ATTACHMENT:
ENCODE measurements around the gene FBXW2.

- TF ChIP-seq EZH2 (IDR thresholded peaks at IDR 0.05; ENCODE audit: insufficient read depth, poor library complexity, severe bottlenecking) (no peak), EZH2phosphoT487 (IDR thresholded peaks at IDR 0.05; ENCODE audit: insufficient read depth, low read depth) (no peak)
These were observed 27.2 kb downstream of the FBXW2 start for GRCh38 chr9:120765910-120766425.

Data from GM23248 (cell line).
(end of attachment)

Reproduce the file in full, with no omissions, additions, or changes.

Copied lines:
ENCODE measurements around the gene FBXW2.

- TF ChIP-seq EZH2 (IDR thresholded peaks at IDR 0.05; ENCODE audit: insufficient read depth, poor library complexity, severe bottlenecking) (no peak), EZH2phosphoT487 (IDR thresholded peaks at IDR 0.05; ENCODE audit: insufficient read depth, low read depth) (no peak)
These were observed 27.2 kb downstream of the FBXW2 start for GRCh38 chr9:120765910-120766425.

Data from GM23248 (cell line).